Now, another thing is this: the Just Speech doesn’t know how to defend what you could call natural inequality and natural authority. Where this comes out very clearly is in relationship to the gods. Heracles takes warm baths, so why can’t I? Or, why can’t we? That’s the question. Well, one could answer that by simply saying Heracles was the offspring of a god, and you’re not. So, maybe Heracles doesn’t need to take as many cares to make himself tough as a mere mortal does. We’re not on equal ground with Heracles. He’s better than us. There’s a natural inequality that exists there, and therefore we can’t expect to act in the same way.

The same point goes when he appeals to the example of Zeus. Yes, Zeus has been cheated on and cheated on many people. But Zeus is a god, and we are not. Hera is the goddess of the family, yet she also cheats on her husband just as the husband cheats on her. Zeus is the patron of the patriarchal family, yet he’s also an adulterer which undermines the family. So, why shouldn’t we all be adulterers too? Well, because Zeus is a god, and we’re not.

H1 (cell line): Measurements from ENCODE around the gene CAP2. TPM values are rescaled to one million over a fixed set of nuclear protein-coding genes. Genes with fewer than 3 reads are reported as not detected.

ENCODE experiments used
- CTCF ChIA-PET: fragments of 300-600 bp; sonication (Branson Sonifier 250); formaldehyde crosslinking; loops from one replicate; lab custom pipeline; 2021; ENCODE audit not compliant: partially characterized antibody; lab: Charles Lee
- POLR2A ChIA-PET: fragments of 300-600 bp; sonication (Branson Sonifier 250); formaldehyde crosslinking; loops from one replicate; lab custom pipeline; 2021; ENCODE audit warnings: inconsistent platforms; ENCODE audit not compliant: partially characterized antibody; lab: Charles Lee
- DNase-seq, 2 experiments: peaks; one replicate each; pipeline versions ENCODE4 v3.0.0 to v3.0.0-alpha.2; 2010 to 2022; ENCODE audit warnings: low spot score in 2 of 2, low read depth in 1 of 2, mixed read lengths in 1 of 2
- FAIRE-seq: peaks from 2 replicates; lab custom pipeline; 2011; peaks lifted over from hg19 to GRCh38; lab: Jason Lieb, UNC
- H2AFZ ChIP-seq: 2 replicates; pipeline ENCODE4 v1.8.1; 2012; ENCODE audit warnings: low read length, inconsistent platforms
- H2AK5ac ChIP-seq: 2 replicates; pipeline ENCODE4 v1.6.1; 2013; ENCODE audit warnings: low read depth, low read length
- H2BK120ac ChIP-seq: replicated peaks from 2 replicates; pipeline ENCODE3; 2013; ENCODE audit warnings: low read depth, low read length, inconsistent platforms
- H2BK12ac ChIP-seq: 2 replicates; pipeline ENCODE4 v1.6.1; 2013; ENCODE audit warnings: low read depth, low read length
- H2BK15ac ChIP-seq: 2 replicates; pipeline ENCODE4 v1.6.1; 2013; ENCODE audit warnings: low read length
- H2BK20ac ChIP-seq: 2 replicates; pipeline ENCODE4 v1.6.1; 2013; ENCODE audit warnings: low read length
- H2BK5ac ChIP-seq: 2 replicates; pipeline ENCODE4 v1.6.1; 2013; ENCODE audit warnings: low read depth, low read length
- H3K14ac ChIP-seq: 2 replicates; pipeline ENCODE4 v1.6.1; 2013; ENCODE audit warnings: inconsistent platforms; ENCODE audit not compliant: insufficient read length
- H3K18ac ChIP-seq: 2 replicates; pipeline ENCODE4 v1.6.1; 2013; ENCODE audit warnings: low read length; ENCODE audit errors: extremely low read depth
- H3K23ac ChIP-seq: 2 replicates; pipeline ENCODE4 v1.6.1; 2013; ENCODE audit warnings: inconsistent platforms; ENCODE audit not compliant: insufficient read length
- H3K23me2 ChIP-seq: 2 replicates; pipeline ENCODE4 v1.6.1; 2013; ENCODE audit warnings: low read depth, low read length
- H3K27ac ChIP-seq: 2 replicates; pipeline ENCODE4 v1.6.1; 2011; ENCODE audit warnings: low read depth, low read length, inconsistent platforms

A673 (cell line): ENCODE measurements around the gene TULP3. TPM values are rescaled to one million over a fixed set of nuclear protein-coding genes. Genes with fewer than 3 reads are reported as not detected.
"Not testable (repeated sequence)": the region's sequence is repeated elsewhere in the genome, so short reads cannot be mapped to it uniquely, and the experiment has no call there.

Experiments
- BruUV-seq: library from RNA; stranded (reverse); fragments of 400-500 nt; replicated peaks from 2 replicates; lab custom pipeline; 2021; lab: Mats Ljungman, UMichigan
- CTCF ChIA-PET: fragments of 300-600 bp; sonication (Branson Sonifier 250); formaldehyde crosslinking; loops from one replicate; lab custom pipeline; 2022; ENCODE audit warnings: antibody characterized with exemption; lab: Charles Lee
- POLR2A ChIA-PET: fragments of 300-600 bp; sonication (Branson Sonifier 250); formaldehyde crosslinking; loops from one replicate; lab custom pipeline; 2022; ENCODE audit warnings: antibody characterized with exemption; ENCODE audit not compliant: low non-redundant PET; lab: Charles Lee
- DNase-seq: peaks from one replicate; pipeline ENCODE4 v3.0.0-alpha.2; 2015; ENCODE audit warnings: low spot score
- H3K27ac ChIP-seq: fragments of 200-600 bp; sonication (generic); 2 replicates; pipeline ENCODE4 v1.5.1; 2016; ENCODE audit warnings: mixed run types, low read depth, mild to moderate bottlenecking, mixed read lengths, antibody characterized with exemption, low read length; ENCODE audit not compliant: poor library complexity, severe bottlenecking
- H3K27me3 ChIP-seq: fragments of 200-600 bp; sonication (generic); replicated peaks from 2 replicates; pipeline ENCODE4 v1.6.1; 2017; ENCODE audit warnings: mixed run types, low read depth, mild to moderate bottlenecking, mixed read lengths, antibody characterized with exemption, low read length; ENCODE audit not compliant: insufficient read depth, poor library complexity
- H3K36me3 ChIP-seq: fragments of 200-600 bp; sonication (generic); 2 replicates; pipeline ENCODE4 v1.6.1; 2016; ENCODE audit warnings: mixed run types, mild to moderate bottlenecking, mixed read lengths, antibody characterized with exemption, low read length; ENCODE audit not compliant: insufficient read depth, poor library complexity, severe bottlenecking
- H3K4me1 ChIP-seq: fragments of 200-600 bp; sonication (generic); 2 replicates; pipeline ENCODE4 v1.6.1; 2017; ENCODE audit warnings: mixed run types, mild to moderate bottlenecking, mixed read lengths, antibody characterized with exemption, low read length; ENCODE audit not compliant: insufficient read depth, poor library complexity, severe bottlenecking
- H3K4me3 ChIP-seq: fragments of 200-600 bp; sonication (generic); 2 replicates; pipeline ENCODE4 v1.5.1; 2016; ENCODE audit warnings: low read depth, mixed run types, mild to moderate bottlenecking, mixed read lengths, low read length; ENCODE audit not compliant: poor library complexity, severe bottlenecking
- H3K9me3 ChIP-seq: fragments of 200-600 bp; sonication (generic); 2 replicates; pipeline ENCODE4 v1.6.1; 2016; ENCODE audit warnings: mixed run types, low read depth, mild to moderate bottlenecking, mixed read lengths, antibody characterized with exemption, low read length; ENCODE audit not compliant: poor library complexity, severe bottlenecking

You see, the Unjust Speech basically says we should do as the gods do, not as the gods say. The gods don’t practice marital fidelity, but they tell us that we should. Since we’re not on equal terms with them it’s possible for them to say for us to do one thing but yet not practice it themselves. It’s only in a case where you’re on equal terms with somebody that it’s right to object to their hypocrisy, in a sense. When you’re a kid and your parents say they want you to go to bed at nine o’clock, and you say, “But you don’t go to bed at nine o’clock!” The proper response is, “I’m older than you, and I know what’s in your interests, and that’s that. So, you go to bed at 9 o’clock.” It’s not equal between us. There’s a natural authority that parents have over children or gods have over mortals and a natural inequality that exists. The authority is based on the inequality in some sense. Parents are wiser than children, and gods are wiser than mortals. But the Just Speech doesn’t have any way of defending that, and so as soon as these inequalities are pointed out he just sort of gives up the ghost. He gives up the argument, and that’s a deep flaw.